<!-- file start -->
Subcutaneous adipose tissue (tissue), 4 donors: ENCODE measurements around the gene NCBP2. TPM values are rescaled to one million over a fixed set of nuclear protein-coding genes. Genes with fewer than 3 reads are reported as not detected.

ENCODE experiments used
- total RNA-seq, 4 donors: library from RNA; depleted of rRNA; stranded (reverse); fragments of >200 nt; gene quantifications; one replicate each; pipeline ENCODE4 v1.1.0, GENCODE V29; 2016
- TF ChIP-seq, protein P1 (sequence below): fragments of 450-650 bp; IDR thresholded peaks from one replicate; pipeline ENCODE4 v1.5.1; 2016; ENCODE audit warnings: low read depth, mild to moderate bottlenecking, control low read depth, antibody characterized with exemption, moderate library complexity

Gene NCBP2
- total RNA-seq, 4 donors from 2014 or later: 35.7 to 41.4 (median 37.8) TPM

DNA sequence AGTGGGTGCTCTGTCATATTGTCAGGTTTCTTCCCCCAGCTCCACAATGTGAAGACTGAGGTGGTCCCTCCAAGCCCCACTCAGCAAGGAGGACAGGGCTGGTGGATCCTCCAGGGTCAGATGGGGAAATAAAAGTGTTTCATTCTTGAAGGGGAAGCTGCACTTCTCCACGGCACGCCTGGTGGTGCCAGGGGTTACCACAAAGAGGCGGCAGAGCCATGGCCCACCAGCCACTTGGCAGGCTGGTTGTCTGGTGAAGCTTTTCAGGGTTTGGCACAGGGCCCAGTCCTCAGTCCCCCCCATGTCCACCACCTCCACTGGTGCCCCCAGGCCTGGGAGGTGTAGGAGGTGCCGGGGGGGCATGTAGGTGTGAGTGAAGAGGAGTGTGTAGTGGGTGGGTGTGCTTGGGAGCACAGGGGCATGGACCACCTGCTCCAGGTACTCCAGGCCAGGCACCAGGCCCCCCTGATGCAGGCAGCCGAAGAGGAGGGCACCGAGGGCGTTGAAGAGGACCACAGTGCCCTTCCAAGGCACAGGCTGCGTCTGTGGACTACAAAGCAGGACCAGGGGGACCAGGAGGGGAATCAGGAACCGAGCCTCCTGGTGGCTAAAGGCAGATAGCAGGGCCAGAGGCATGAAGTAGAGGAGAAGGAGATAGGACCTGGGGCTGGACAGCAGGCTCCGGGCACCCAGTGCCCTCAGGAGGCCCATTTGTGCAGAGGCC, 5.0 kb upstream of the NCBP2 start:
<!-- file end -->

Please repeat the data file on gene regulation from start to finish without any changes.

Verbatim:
Subcutaneous adipose tissue (tissue), 4 donors: ENCODE measurements around the gene NCBP2. TPM values are rescaled to one million over a fixed set of nuclear protein-coding genes. Genes with fewer than 3 reads are reported as not detected.

ENCODE experiments used
- total RNA-seq, 4 donors: library from RNA; depleted of rRNA; stranded (reverse); fragments of >200 nt; gene quantifications; one replicate each; pipeline ENCODE4 v1.1.0, GENCODE V29; 2016
- TF ChIP-seq, protein P1 (sequence below): fragments of 450-650 bp; IDR thresholded peaks from one replicate; pipeline ENCODE4 v1.5.1; 2016; ENCODE audit warnings: low read depth, mild to moderate bottlenecking, control low read depth, antibody characterized with exemption, moderate library complexity

Gene NCBP2
- total RNA-seq, 4 donors from 2014 or later: 35.7 to 41.4 (median 37.8) TPM

DNA sequence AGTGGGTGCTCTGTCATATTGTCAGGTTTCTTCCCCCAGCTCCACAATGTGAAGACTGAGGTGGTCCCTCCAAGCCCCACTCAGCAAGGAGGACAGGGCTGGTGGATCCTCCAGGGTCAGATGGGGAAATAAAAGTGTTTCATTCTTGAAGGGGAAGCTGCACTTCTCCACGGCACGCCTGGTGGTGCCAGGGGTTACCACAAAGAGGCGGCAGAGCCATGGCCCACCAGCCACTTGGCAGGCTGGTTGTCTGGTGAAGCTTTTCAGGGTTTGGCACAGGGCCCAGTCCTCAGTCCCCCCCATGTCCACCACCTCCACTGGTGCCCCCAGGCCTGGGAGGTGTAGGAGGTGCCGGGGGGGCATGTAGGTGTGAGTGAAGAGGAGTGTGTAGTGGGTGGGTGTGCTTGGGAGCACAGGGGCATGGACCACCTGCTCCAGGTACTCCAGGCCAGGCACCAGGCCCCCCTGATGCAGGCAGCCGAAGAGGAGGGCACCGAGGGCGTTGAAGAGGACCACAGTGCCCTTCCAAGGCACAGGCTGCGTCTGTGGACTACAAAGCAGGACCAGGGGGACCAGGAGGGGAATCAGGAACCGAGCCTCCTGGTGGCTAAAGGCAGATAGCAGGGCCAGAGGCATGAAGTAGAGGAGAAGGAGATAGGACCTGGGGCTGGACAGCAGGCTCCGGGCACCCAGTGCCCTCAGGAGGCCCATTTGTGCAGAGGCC, 5.0 kb upstream of the NCBP2 start: